Consultation launched on reinstating most children in care duties relaxed during Covid

Guidance to be updated 'immediately' to say most flexibilities need not be used, but critics question why changes to law are not simply being scrapped

Official Parliamentary portrait of Vicky Ford, the children's minister (credit: Chris McAndrew / Wikimedia Commons)
Vicky Ford, the children's minister (credit: Chris McAndrew / Wikimedia Commons)

Story updated 17 July 2020.

The government has launched a consultation on reinstating children in care duties removed or relaxed during lockdown, after the children’s minister pledged that the “overwhelming majority” of responsibilitied would return as planned in late September.

In a written statement to Parliament on Tuesday, Vicky Ford said she would also be updating guidance to children’s services to “make clear there should no longer be a need” to use most of the flexibilities, in a context of reduced coronavirus incidence.

“[I] will be writing to local authorities and providers accordingly,” Ford said. “Where they do use flexibilities, local authorities and providers should ensure that they have strong justification.”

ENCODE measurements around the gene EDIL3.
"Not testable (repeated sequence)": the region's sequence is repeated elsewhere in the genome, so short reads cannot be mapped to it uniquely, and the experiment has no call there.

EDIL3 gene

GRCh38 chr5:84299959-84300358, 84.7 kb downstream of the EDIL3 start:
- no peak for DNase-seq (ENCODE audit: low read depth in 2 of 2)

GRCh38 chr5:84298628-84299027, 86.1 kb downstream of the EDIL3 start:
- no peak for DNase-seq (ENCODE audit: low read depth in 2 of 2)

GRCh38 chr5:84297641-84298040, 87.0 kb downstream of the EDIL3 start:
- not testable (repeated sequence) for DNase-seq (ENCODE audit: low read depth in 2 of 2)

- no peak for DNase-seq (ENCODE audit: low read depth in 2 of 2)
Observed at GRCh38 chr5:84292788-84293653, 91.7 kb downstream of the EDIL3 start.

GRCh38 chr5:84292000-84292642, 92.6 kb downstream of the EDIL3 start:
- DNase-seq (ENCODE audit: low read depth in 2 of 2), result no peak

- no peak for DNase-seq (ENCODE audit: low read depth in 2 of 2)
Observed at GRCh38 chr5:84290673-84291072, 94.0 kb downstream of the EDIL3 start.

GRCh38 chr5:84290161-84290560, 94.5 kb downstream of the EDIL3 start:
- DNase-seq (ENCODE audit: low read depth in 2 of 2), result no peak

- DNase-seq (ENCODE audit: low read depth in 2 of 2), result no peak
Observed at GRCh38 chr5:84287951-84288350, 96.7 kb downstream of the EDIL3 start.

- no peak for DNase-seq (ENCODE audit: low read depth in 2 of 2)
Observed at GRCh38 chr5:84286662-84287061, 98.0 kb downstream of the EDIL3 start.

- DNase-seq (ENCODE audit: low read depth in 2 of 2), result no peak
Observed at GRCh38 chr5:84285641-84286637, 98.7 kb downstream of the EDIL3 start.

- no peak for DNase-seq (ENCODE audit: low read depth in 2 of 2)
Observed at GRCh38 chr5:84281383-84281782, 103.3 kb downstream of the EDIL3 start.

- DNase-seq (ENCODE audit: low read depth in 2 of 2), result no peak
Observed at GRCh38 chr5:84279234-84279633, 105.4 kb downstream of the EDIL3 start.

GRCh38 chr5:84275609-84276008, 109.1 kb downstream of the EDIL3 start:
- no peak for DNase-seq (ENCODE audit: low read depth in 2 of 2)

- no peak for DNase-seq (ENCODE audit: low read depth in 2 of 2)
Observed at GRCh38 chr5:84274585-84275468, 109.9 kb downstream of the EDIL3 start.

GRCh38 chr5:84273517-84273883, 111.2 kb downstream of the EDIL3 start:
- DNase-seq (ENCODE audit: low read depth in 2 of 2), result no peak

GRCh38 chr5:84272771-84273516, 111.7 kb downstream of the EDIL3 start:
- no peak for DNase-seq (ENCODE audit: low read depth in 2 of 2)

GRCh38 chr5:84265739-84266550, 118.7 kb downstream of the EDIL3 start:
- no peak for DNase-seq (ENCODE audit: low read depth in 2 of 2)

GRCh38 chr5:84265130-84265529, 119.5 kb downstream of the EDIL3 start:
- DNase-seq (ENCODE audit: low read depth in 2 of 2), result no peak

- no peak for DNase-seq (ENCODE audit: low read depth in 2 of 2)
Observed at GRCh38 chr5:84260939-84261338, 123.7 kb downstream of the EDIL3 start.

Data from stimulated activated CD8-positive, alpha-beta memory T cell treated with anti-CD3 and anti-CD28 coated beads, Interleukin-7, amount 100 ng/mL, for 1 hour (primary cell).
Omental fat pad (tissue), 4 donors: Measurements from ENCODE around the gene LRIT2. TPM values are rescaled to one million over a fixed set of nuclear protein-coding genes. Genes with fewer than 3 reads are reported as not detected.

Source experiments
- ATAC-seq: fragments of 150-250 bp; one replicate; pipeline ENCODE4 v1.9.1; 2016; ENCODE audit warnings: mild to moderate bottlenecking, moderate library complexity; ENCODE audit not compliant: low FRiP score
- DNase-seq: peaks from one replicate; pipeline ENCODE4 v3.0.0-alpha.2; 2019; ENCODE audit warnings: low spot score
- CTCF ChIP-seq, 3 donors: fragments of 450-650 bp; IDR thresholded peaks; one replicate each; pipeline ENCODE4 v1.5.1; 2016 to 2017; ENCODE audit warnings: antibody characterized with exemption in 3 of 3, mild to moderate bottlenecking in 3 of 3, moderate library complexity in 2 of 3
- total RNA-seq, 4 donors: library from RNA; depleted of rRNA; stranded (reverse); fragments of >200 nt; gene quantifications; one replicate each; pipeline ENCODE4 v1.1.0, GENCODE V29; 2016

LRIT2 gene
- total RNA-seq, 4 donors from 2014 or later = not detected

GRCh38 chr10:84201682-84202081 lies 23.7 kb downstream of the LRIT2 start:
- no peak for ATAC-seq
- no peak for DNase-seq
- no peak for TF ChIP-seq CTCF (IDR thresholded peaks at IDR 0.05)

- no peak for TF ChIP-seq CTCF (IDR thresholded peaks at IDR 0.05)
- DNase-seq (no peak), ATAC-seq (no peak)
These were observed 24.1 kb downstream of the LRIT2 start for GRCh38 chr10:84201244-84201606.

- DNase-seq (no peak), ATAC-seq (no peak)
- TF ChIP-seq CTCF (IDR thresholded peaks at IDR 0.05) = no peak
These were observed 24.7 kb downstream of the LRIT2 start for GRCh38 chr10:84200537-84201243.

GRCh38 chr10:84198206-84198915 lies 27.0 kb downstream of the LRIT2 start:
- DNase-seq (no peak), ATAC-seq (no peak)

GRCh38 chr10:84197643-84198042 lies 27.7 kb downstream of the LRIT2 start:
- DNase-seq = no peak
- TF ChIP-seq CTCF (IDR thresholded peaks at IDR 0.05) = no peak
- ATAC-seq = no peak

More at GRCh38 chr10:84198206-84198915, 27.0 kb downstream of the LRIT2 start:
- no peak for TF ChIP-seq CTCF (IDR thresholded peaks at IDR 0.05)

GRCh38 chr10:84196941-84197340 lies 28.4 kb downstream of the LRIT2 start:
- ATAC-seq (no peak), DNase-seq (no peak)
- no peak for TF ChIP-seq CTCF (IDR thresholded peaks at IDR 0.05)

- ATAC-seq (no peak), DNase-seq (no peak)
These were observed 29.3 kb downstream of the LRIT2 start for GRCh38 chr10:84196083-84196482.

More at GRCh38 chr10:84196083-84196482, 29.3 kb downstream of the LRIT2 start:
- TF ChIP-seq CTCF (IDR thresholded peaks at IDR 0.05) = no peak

The amendments to secondary legislation, which face judicial review later this month, were introduced on 24 April without the customary 21-day period of scrutiny by Parliament. They reduce a wide range of duties on local authorities, including doing away with set timescales by which social workers must visit children in care and carry out reviews.

Opponents, who include the Children’s Commissioner for England, Labour, significant numbers of children’s charities and the British Association of Social Workers England, argue the changes are unnecessary and may do harm to children. Government claims that the changes were brought in response to calls from sector leaders to help manage pressures have also been rejected.

Some organisations have claimed they could pave the way for permanent weakening of children’s rights, pointing to their similarity to changes previous Tory governments unsuccessfully sought to introduce in 2016-17 in the name of providing freedoms to innovate for children’s social care services.

Most councils using flexibilities but ‘infrequently’

In her statement, Ford said monitoring by the Department for Education indicated they were being used “infrequently”. While 87 of 128 councils contacted during June and July by the DfE said they had used at least one amended regulation, Ford said many had used them on limited occasions and in a limited number of areas.

A document subsequently published as part of the consultation, which takes the form of a simple online survey, provides a complete list of the flexibilities used during June and July.

Ford’s statement noted that the most commonly used flexibilities were around fostering and adoption, in particular allowing more leeway as to when prospective carers or adoptive parents’ medical reports had to be considered during the assessment process.

Those measures have been included among three groups of changes the consultation proposes to extend past 25 September, when the statutory instrument bringing in the changes will expire.